Etruscan

Before the small village of Rome became “Rome” with a capital R (to paraphrase D.H. Lawrence), a brilliant civilization once controlled much peninsula we now call Italy. This was the Etruscan civilization, a vanished culture whose achievements set the stage not only for the development of ancient Roman art and culture but for the Italian Renaissance as well.
A thumbnail for: Roman

Roman

The Romans weren’t very original (they borrowed the Greek’s and Egyptian’s gods, architecture, etc.), but they sure knew the political value of art and they were brilliant engineers and administrators. This tutorial traces Roman art and architecture from the Republic through the collapse of the Empire and the rise Christianity. Fly over a reconstruction of the ancient city of Rome. Understand how the Colosseum was built to appease a population angry at the excesses of the former Emperor Nero, and uncover the secret initiation rites buried by the ash of Mount Vesuvius.
A thumbnail for: Asia

Asia

Asia is both huge and diverse. Explore Hinduism's principal deities, Buddhism's most sacred shrines and recently uncovered treasures from ancient Afghanistan.
Greek art
The ancient Greeks kept busy. They produced painting and sculpture that was copied by the ancient Romans, by Renaissance and Baroque masters, and by the royal academies up until the early 20th century. We still copy ancient Greek architecture, refer to their philosophy, use their geometry, perform their theatre, hold olympic games, and redefine their democracy.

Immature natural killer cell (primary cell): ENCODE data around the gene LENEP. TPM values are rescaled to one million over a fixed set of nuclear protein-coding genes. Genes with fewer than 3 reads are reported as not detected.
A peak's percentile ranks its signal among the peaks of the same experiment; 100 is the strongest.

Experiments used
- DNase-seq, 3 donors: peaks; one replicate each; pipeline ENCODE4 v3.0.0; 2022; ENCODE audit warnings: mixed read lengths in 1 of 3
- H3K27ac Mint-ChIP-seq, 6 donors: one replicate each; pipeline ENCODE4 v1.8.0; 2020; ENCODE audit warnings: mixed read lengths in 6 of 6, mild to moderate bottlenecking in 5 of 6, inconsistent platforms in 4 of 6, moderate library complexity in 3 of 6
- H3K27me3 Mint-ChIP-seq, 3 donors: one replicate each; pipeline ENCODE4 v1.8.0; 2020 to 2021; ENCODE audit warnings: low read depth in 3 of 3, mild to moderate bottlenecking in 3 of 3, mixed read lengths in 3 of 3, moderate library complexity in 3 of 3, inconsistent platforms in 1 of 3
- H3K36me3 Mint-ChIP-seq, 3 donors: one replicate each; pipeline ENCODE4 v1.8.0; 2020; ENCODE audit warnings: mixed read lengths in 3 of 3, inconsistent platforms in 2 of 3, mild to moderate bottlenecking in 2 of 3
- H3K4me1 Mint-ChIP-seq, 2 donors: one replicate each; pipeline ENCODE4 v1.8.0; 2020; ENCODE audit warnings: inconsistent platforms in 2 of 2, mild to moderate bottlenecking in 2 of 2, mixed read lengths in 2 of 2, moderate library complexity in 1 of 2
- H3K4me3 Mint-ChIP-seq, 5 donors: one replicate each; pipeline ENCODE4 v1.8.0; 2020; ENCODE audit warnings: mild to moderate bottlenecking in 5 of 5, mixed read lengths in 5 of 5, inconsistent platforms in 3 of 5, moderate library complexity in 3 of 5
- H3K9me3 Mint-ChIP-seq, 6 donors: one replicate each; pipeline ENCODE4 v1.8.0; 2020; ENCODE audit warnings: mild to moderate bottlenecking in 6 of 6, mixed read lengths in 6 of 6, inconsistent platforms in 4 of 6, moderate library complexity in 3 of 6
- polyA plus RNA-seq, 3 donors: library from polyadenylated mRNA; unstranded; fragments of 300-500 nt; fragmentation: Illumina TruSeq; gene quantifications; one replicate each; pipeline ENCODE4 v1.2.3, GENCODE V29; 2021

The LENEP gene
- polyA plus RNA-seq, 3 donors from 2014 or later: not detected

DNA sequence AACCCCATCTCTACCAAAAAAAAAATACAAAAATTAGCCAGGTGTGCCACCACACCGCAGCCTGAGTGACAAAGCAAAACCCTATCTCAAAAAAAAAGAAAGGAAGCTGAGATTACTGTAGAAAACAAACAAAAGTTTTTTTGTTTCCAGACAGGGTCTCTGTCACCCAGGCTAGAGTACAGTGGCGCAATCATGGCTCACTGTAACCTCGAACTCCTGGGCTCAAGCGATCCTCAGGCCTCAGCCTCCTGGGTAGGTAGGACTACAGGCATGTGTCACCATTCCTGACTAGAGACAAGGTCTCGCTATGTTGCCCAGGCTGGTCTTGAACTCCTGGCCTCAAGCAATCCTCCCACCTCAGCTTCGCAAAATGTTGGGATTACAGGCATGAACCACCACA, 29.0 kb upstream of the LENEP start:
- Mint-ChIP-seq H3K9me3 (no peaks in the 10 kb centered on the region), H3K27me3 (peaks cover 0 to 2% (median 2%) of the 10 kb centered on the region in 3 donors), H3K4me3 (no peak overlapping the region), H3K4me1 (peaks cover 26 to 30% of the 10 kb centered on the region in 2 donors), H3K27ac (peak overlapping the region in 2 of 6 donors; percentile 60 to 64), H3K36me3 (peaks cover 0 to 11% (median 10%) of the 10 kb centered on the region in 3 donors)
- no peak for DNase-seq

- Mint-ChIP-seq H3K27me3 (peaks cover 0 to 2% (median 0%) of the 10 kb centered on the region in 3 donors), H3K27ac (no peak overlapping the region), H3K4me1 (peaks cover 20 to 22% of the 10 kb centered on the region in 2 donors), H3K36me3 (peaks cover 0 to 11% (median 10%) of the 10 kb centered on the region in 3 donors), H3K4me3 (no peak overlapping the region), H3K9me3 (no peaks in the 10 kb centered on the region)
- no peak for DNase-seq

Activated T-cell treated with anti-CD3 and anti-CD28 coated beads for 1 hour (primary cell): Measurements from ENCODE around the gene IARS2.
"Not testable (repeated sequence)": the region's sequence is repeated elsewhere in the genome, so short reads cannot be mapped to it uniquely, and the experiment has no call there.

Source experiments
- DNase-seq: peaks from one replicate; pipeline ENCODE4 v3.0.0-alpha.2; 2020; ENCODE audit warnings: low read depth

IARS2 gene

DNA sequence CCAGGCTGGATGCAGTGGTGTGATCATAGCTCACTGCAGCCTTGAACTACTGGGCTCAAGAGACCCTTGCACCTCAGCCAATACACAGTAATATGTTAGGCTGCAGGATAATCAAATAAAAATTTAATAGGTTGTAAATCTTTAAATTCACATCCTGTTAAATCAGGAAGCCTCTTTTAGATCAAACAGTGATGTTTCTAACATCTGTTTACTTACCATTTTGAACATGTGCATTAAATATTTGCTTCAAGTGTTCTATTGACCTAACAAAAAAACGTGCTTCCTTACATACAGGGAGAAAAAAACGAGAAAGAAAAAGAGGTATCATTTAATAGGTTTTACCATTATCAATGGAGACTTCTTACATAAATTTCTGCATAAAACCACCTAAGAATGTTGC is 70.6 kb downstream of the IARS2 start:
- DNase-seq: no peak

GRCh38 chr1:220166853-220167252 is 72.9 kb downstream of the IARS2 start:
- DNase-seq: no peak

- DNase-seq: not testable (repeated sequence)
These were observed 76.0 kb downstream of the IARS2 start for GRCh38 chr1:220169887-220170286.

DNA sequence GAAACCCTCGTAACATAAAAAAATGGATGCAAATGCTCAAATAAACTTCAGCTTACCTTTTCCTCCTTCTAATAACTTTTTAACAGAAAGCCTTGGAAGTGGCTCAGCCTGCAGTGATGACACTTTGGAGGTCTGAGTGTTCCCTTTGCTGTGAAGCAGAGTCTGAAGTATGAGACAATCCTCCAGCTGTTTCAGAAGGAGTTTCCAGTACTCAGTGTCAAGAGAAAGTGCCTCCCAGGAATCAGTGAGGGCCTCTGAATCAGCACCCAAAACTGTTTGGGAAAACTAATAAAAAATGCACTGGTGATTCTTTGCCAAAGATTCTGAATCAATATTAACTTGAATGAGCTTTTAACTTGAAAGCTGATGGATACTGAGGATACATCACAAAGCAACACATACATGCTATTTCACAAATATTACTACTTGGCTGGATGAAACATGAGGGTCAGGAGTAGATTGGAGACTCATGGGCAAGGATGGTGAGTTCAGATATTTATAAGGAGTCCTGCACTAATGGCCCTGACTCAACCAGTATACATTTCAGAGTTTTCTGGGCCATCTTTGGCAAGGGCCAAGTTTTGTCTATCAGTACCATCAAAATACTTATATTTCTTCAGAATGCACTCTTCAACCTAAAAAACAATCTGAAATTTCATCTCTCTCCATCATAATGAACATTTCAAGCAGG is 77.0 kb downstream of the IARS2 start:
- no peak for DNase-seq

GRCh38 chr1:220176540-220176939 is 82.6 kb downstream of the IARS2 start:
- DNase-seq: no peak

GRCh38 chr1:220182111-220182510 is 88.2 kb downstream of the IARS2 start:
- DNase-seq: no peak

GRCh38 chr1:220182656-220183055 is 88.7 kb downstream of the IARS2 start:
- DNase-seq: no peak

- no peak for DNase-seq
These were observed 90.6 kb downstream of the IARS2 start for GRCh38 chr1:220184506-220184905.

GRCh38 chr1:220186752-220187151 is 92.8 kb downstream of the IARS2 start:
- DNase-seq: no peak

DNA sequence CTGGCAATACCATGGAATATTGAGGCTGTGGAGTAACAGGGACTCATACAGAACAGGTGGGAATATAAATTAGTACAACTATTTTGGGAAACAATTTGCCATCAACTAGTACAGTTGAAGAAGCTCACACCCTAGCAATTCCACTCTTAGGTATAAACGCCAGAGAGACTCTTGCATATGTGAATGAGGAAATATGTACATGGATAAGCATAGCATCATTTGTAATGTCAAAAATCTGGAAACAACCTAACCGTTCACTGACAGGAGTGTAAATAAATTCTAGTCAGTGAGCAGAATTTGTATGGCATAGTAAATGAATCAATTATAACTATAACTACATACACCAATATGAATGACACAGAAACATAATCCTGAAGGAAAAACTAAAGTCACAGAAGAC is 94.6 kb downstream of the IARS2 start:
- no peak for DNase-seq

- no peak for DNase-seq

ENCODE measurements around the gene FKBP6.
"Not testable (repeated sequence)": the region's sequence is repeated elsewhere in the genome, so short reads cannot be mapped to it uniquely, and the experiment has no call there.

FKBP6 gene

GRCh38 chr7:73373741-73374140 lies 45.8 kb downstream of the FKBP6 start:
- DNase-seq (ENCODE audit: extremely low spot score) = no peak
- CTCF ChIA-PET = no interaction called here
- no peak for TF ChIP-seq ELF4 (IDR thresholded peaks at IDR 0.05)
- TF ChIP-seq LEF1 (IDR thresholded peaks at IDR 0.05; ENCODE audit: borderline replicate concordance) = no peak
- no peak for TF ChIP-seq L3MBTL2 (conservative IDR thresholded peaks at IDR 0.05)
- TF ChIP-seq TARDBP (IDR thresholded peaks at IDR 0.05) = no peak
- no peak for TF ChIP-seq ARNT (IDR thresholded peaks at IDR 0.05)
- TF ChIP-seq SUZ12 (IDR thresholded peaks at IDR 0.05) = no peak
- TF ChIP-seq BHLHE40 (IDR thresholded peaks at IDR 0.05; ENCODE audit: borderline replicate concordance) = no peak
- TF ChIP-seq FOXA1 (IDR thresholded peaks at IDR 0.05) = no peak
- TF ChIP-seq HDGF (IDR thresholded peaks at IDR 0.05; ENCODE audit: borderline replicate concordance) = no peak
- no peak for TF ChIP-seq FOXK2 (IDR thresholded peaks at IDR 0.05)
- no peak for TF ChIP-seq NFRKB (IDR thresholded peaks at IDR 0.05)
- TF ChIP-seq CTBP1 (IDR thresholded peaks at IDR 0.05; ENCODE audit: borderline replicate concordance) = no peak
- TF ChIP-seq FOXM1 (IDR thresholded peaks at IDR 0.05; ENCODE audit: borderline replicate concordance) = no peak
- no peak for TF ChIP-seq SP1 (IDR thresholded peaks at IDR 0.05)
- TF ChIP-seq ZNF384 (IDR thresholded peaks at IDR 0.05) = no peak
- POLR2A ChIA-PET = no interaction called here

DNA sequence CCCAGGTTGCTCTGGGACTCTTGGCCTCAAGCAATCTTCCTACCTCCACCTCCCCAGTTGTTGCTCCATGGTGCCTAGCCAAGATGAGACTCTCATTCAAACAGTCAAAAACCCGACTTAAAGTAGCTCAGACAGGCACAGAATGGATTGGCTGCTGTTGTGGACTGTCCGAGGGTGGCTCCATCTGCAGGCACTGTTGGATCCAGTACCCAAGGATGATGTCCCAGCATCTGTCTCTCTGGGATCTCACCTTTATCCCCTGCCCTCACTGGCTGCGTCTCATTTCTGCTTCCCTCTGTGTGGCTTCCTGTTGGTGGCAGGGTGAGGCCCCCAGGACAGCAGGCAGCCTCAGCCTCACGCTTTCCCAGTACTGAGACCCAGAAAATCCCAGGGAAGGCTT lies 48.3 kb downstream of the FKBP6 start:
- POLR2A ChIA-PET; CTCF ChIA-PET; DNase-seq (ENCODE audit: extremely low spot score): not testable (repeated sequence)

All content in “Greek art”

Daedalic and Archaic

This tutorial traces the representation of the human body in monumental Greek sculpture from the earliest Egyptian influence to the increasing naturalism that lays the foundation for the Classical style.

Early classical

The Early Classical style describes the trends in Greek sculpture between c. 490 and 450 B.C.E. Artistically this stylistic phase represents a transition from the rather austere and static Archaic style of the sixth century B.C.E. to the more idealized Classical style.

Classical

By around 500 B.C.E. ‘rule by the people,’ or democracy, had emerged in the city of Athens. Following the defeat of a Persian invasion in 480-479 B.C.E., mainland Greece and Athens in particular entered into a golden age. In drama and philosophy, literature, art and architecture Athens was second to none. The city’s empire stretched from the western Mediterranean to the Black Sea, creating enormous wealth. This paid for one of the biggest public building projects ever seen in Greece, which included the Parthenon.

Late classical (4th century)

The late Classical style during the early 4th century was a time of experimentation and transition away from the strict canonical ideals of the high Classical moment.

Hellenistic

Alexander the Great died in 323 B.C.E. leaving a vast empire to his generals, the Diadochi (successors). The Diadochi divided Alexander's empire amongst themselves—the Hellenistic dynasties of the Seleucids in the Near East, the Ptolemies in Egypt, the Antigonids in Macedonia, and the wealthy Attalid kings of Pergamon who ruled most of western Asia Minor. Greek culture flourished across an enormous area, but at the same time, these "Hellenized" peoples infused Greek art with a drama and breadth beyond anything the Greeks had previously produced.